Saturday, February 24, 2018
Letters To The Editor

Monday's letters: Fair Economy Act plugs budget holes

Fair Economy Act

Close loopholes for big companies

Recently a group of legislators filed the Fair Economy Act in Tallahassee. This bill, which is intended to close corporate tax loopholes for major corporations that are avoiding their income tax obligations, is a major step toward responsibly closing our budget shortfall in Florida.

Small business owners and middle-class Floridians pay their fair share of taxes. It's time that multibillion-dollar corporations that are reaping record profits do the same.

The most interesting part of this legislation is that it never imposes a tax increase on anyone, but instead seeks to make the system fairer for small business owners and middle-class families by making it harder for large corporations to skirt their tax obligation.

This is a common sense solution to our budget problems that I hope all of our leaders will support.

Daniel Rubin, Tampa

Plans for PIP aim at fraud | Jan. 14

Clinics serve vital function

As the owner of a clinic that takes care of injured drivers in Pinellas County, I think there should be great concern about a PIP bill that recently passed a committee along party lines. The bill (HB 119) says that an injured driver can go only to the emergency room for treatment within 72 hours of the accident. It also limits what type of treatment the patient can access afterward based on that visit to an ER doctor.

Does anyone see the logic in jamming up emergency rooms with whiplash patients in an effort to save money? Hospitals, although staffed with competent and caring professionals, are hardly known for their low costs and efficient patient care. Private clinics serve a vital function for thousands of injured people each year.

The bill also restricts access to effective treatments such as chiropractic and massage therapy. By restricting these types of treatments, patients are more likely to be prescribed pain medication. Is it a good idea to increase the number of people on pain pills in this state?

Dr. Marc J. Rogers, Largo

Obama rejects permit for pipeline | Jan. 19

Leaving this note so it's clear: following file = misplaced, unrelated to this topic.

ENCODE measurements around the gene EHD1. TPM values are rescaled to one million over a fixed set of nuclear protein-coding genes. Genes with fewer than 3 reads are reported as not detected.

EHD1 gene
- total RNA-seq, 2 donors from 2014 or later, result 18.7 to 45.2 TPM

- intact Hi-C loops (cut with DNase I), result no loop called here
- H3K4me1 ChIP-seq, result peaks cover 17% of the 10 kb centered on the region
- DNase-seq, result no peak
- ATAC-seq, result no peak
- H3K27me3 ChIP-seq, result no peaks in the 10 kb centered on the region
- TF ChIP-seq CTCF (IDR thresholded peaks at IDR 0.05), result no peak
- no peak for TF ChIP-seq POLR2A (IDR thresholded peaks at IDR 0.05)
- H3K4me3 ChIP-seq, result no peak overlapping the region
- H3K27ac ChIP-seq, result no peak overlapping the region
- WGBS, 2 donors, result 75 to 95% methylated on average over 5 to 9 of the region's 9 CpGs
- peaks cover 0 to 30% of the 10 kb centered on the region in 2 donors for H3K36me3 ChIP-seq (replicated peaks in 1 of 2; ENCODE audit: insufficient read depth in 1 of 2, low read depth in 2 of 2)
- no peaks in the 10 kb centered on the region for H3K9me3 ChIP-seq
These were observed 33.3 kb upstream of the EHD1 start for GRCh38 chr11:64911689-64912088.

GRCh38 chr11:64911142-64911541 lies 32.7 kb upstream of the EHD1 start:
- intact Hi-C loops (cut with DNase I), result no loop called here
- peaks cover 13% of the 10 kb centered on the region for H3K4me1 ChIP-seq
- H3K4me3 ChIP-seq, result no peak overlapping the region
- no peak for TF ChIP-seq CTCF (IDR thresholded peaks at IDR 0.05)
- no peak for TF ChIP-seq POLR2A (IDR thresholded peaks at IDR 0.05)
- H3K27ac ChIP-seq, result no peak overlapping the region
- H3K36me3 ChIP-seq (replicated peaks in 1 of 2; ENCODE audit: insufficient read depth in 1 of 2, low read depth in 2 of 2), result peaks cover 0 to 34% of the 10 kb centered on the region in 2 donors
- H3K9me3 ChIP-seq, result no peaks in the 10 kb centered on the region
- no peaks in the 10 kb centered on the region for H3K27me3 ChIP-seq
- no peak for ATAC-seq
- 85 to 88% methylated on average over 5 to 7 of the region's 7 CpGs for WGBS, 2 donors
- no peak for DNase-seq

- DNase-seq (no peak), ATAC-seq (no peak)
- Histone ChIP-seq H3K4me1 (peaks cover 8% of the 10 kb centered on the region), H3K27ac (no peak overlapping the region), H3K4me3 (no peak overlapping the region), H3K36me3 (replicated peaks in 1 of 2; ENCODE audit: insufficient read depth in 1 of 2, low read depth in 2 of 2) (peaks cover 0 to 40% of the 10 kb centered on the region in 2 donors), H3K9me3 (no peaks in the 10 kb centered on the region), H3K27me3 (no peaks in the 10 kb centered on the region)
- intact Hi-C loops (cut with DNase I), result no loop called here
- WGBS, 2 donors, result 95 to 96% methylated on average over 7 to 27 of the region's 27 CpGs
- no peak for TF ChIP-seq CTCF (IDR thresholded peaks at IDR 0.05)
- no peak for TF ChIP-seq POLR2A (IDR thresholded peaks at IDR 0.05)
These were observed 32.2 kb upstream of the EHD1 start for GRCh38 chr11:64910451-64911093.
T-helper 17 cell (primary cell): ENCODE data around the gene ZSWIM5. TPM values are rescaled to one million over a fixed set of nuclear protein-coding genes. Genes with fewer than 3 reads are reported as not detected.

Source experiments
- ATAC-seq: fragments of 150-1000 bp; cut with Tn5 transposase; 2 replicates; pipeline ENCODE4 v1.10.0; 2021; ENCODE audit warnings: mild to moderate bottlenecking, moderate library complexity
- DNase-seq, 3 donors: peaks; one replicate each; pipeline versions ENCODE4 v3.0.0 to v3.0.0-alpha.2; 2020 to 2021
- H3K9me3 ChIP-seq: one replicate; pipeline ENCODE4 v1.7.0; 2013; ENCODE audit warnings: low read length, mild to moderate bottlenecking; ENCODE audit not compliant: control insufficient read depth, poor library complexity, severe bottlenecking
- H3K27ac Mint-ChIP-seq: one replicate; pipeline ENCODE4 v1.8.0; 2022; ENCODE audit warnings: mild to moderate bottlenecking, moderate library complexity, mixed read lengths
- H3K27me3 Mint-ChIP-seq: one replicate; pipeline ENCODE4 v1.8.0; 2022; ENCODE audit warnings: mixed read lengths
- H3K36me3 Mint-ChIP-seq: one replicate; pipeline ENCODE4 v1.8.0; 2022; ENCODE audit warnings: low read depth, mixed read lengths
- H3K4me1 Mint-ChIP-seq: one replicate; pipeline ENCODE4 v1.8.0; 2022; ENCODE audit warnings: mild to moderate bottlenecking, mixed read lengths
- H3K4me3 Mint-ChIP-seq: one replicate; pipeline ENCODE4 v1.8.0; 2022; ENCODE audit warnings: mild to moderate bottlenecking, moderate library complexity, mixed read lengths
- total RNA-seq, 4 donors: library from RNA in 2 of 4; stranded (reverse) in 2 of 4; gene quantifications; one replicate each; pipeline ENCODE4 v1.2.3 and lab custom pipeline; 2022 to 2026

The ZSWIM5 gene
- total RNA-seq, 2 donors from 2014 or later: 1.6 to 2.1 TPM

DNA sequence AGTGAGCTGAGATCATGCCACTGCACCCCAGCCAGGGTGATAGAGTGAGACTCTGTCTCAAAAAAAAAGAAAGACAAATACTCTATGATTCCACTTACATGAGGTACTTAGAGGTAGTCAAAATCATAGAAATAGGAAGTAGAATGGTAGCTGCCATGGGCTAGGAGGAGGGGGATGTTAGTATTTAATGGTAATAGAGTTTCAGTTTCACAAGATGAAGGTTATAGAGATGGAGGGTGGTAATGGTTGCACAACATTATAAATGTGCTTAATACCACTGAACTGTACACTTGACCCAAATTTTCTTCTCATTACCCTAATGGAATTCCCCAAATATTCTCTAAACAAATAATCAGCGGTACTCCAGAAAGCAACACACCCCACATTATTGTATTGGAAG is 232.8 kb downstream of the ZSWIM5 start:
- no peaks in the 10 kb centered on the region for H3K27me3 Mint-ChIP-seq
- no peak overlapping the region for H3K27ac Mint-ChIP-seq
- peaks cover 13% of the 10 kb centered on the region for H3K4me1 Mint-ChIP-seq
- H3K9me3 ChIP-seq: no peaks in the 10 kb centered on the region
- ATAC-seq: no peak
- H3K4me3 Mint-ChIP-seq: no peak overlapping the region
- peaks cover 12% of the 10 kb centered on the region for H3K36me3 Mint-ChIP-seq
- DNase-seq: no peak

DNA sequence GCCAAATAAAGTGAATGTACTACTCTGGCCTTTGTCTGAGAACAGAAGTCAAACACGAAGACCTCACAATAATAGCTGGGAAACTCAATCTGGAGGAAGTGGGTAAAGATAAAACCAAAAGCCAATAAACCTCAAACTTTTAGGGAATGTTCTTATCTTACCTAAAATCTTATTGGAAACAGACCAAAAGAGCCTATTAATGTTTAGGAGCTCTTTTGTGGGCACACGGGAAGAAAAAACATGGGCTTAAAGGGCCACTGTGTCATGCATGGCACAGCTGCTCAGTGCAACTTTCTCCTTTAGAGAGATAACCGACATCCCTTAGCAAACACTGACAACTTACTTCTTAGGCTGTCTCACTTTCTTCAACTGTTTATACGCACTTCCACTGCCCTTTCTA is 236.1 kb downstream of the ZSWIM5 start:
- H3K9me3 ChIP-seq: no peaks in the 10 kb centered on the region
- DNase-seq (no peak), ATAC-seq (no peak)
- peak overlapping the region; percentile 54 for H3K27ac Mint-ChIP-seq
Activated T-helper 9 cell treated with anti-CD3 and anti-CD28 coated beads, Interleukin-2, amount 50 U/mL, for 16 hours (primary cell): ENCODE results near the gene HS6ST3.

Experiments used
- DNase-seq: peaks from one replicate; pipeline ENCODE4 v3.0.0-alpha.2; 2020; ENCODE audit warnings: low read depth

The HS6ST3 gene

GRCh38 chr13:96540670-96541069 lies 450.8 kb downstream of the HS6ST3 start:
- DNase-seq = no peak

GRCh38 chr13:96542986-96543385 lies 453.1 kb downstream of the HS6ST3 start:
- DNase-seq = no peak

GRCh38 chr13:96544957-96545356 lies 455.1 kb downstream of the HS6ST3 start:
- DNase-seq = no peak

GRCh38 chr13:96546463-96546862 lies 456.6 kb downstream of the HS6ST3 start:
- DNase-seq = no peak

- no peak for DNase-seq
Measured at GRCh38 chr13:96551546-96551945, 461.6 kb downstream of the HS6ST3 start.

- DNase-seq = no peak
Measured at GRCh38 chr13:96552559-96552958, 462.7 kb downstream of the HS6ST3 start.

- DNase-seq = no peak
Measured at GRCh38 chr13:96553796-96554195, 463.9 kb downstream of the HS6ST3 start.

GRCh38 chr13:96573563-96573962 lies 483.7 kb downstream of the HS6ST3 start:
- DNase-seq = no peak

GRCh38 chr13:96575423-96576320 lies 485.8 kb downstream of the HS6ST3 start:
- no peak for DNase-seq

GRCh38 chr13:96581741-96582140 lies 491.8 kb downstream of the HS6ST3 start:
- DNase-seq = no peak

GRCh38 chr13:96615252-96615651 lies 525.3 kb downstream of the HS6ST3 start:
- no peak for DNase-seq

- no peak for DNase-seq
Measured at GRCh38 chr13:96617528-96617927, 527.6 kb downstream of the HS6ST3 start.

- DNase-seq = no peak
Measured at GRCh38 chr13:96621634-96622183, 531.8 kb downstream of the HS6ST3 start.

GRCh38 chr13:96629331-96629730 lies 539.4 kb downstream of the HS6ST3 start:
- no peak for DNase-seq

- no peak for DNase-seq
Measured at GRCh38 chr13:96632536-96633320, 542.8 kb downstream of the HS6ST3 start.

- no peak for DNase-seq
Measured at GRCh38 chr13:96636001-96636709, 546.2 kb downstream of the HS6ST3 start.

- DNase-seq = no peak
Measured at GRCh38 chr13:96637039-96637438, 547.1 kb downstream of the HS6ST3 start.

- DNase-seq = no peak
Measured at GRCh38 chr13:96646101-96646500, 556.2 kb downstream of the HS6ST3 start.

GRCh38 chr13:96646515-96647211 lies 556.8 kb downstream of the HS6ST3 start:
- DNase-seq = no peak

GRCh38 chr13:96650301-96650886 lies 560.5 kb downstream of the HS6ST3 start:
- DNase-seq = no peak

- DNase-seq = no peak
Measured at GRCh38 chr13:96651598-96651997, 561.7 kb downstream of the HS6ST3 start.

Turning our back on an ally

Frustration only partially describes my feelings about President Barack Obama's decision to deny a permit for the Keystone XL pipeline, which has the promise of alleviating our dependence on foreign oil.

Now because of the ineptitude of our government and continued obstructionism, the Canadians, our neighbor and a tested ally, have announced that they will seek markets in China and other Asian countries. And who can blame them? A friendly neighbor who preferred to deal with us has been rebuked because of political motivation.

If this administration wonders about its shameful approval ratings, this action is a prime example of why they are so low.

Orfeo Trombetta, Seminole

Mitt Romney

Mitt, meet Rick

Mitt Romney took out a quarter-page ad in your Thursday edition. It was an open letter to President Barack Obama, and it begins: "Welcome to Florida. I have a simple question for you: Where are the jobs?" He goes on to add that the president's economic policies "have failed."

I seem to recall Gov. Rick Scott, a Republican like Romney, recently taking credit for creating a lot of jobs in Florida and bringing down the unemployment rate. In his State of the State address Scott proclaimed, "In the past year, Floridians, not government, created almost 135,000 new private sector jobs. We netted more than 120,000 total jobs in the first 11 months of 2011; the third most of any state in the nation."

But apparently all these new jobs in Florida only count when they are touted by a Republican. Perhaps Romney should check with the governor before he sends off his next letter to the president.

Rick Carson, St. Petersburg

Keep public water for public uses | Jan. 16, editorial

Bill isn't a water giveaway

House Bill 639 is not a giveaway, as the Times suggested. Under House Bill 639, Florida's waters, which belong to all of its citizens, are not privatized, continue to be protected by the water management districts, and incentives become available to utilities on which they can rely to increase the use of reclaimed water. It will also ensure that the city of Tampa will have the opportunity to optimize the use of reclaimed water without the possibility of that water being unilaterally redirected. And the way it accomplishes those goals is by clarifying the authority of the water management districts.